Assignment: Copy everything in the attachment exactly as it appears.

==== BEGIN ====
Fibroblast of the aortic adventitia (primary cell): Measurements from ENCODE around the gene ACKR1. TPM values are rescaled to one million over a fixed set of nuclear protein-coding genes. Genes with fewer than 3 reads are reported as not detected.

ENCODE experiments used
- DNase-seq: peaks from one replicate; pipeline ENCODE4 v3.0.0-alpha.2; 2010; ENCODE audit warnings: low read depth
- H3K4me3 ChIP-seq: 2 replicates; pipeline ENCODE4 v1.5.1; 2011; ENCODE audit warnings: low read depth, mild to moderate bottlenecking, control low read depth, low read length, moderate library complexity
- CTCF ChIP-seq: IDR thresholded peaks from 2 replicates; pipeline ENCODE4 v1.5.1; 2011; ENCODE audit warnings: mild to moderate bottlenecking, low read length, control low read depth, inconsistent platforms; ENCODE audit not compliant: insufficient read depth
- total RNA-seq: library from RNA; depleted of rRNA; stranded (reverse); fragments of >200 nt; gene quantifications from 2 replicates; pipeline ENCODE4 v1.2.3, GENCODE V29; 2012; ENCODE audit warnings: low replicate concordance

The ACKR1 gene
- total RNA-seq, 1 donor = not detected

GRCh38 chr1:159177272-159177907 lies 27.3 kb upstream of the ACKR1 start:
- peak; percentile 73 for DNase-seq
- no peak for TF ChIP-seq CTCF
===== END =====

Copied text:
Fibroblast of the aortic adventitia (primary cell): Measurements from ENCODE around the gene ACKR1. TPM values are rescaled to one million over a fixed set of nuclear protein-coding genes. Genes with fewer than 3 reads are reported as not detected.

ENCODE experiments used
- DNase-seq: peaks from one replicate; pipeline ENCODE4 v3.0.0-alpha.2; 2010; ENCODE audit warnings: low read depth
- H3K4me3 ChIP-seq: 2 replicates; pipeline ENCODE4 v1.5.1; 2011; ENCODE audit warnings: low read depth, mild to moderate bottlenecking, control low read depth, low read length, moderate library complexity
- CTCF ChIP-seq: IDR thresholded peaks from 2 replicates; pipeline ENCODE4 v1.5.1; 2011; ENCODE audit warnings: mild to moderate bottlenecking, low read length, control low read depth, inconsistent platforms; ENCODE audit not compliant: insufficient read depth
- total RNA-seq: library from RNA; depleted of rRNA; stranded (reverse); fragments of >200 nt; gene quantifications from 2 replicates; pipeline ENCODE4 v1.2.3, GENCODE V29; 2012; ENCODE audit warnings: low replicate concordance

The ACKR1 gene
- total RNA-seq, 1 donor = not detected

GRCh38 chr1:159177272-159177907 lies 27.3 kb upstream of the ACKR1 start:
- peak; percentile 73 for DNase-seq
- no peak for TF ChIP-seq CTCF